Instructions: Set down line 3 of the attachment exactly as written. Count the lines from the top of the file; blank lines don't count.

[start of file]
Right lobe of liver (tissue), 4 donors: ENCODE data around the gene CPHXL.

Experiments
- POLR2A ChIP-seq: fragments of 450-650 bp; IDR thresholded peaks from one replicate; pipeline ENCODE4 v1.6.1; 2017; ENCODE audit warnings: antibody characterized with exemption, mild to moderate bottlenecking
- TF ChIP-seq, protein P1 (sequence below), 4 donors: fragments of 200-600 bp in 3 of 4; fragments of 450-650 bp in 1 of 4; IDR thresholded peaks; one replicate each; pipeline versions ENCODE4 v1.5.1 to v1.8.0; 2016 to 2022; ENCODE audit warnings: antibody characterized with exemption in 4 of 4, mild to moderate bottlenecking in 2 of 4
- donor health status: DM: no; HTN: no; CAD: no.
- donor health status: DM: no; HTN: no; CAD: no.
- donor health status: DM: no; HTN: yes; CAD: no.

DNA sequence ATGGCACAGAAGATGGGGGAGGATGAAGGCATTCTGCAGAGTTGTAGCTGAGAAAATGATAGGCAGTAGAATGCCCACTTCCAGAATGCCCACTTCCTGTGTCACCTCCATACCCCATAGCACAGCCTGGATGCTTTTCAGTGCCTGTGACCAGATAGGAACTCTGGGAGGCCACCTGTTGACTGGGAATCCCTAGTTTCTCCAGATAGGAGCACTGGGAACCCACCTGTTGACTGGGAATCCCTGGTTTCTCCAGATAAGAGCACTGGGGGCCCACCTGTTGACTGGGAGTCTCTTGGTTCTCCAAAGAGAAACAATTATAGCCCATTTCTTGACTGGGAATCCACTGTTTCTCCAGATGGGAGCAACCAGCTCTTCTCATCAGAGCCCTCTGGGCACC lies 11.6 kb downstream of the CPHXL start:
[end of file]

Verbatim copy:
- POLR2A ChIP-seq: fragments of 450-650 bp; IDR thresholded peaks from one replicate; pipeline ENCODE4 v1.6.1; 2017; ENCODE audit warnings: antibody characterized with exemption, mild to moderate bottlenecking